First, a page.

Thursday, June 23, 2016

7 Years of Infertility

This year we will celebrate 8 years of marriage. It's hard to believe that that also means that we've struggled with infertility for nearly the same amount of time. But things have changed in those years.

I don't really think of us as struggling with infertility right now. Like most couples we talk about when we might be ready for another child, but it feels like we are somewhat in control of that decision and with infertility, everything felt outside of our control.

The reality is though, we are still infertile. We do nothing to prevent pregnancy because we know it won't happen. We've done nothing to prevent pregnancy in over 7 years and in case you were unaware, infertility is considered actively trying to get pregnant for one year. I think we've met that requirement. Don't get me wrong, I am a believer in miracles, but it doesn't actually cross my mind very often anymore, not the way it used to.

On the plus side, we don't have to think about family planning if we aren't ready to add to our family. On the down side, we only have 1-2 more chances with our remaining embryos to have a biological child. Embryo transfers are expensive, adoption is expensive. It's a lot more than just deciding to start trying again and see what happens.

This has become our normal. Someone asked in a natural fertility group that I'm part of how long everyone has been trying to conceive. This is what sparked my thinking. I thought about it and my answer was that we tried for 5.5 years, then our boys joined our family and from that point forward, we haven't been trying because we haven't been pursing fertility treatments, but we are still definitely infertile. It feels like a dividing point where I took on the identity of being infertile, and then I no longer carried that as something that defined me or our family.

It's been freeing.

Monday, June 6, 2016

Finding my tribe

During my recent ProDoula labor training, we learned about personality types using a different system than I have been exposed to before. In learning this, I also learned that I am the type of person that needs to have a network. I want to know that I'm not alone in what I'm going through. In this day in age of social media, that is now far easier. There are Facebook groups for almost everything where you can ask questions and get almost immediate responses from someone who is in the same place you are or from those who have already walked that same road before you.

When we were in the thick of infertility I began blogging for this reason. I needed to put my thoughts and feelings somewhere. I needed to feel like I was educating someone on the pain of infertility because that was the only thing that was in my control. I really was seeking a network and community. Sharing our story welcomed those who were also facing infertility into my network. Through in person relationships, Facebook (FB) friendships and FB groups I found a tribe of women who understood what we were going through.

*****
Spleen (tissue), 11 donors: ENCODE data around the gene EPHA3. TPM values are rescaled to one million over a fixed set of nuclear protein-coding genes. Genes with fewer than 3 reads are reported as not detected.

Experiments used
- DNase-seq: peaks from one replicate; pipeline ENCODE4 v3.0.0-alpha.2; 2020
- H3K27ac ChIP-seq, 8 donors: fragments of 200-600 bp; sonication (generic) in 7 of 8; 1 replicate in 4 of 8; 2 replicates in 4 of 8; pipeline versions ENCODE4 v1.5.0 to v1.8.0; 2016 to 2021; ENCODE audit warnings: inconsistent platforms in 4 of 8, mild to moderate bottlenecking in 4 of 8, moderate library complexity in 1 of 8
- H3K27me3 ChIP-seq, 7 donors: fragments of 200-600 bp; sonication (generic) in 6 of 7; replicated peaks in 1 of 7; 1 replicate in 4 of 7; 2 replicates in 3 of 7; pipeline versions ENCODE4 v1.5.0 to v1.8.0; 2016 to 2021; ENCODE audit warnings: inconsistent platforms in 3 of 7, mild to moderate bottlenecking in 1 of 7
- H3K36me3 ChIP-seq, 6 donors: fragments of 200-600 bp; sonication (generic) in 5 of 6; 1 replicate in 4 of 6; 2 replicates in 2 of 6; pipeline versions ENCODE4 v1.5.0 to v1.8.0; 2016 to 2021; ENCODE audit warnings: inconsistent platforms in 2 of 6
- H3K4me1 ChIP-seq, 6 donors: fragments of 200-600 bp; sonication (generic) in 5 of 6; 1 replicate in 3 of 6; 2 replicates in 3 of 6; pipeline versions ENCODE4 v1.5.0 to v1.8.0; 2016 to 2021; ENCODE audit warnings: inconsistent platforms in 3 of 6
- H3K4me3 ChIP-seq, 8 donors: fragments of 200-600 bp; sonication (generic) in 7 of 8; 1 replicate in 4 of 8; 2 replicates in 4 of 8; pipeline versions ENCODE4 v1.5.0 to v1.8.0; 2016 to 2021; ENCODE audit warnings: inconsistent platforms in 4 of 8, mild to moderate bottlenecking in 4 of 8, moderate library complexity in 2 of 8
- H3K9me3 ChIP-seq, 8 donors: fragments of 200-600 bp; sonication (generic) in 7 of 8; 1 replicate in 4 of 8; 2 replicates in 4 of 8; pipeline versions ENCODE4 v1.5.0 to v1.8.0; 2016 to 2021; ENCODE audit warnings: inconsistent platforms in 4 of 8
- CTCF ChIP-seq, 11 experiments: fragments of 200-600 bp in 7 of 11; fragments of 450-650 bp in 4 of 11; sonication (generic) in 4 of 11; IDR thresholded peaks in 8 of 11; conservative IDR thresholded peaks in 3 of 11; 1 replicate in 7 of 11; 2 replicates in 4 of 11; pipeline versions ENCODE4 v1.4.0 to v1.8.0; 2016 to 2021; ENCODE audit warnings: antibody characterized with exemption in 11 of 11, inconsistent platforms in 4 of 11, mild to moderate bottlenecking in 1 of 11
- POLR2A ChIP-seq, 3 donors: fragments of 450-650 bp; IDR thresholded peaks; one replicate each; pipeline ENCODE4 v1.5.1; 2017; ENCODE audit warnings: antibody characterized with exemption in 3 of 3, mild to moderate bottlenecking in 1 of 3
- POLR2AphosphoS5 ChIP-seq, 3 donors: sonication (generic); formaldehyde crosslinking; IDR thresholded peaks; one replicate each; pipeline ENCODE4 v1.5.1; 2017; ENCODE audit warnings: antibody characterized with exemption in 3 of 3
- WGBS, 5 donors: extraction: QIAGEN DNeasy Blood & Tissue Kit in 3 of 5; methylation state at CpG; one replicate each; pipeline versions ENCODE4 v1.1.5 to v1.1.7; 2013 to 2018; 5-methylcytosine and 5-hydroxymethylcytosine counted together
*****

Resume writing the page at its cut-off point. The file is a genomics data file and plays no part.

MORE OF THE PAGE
Then we moved onto adoption. I found a group for those who were going through the adoption process, but were not yet matched. Some were just beginning and others had been waiting for years, but again, I found my tribe.

Then we became adoptive parents and I found a new tribe. Those navigating the waters of open adoption. Some with kids far older than my own and who had been doing this much longer and some who were just beginning.  I could ask questions and I've learned more about how to do open adoption well from these groups. Again, I found my tribe.

With our adoption also came twins and Down syndrome. I tried twin groups, but I didn't really feel like I fit with our unique dynamic. I found a group for parents of children with Ds and then I received a message from a the co-founder of an amazing organization that not only had a group for mom's who's little ones were born in 2014 like Asher, but also a group for mom's with a twin or two with Ds. Again, I found my tribe(s).

However, there was one tribe I was lacking, but in a place where my desire for support was growing. That was a tribe for spouses or wives of someone with Cystic Fibrosis. As we've faced new developments with Elias' health the past 6 months, I was starting to feel lonely. I had questions that I didn't want to wait for clinic checkups to ask. There are a lot of amazing groups and resources for people with CF themselves or for parents of children with CF, but I didn't fit into either one of those categories. I wanted to talk to those who knew what it was like to have a spouse with this disease. The changes that come with age with a condition that is progressive. The CF community isn't huge to begin with, but add that to the fact that CF patients can't actually be within 3-6 feet of each other (depending on your source), it can get pretty lonely. Finally, on a particularly difficult week, I asked in a larger group for CF support if there were any groups for me as a wife of a CFer. And there was. I now have a tribe of CF wives. All of our husbands are in different places health wise, but we can offer each other support. We can talk about the hard stuff and we can celebrate the victories. Again, I have found my tribe.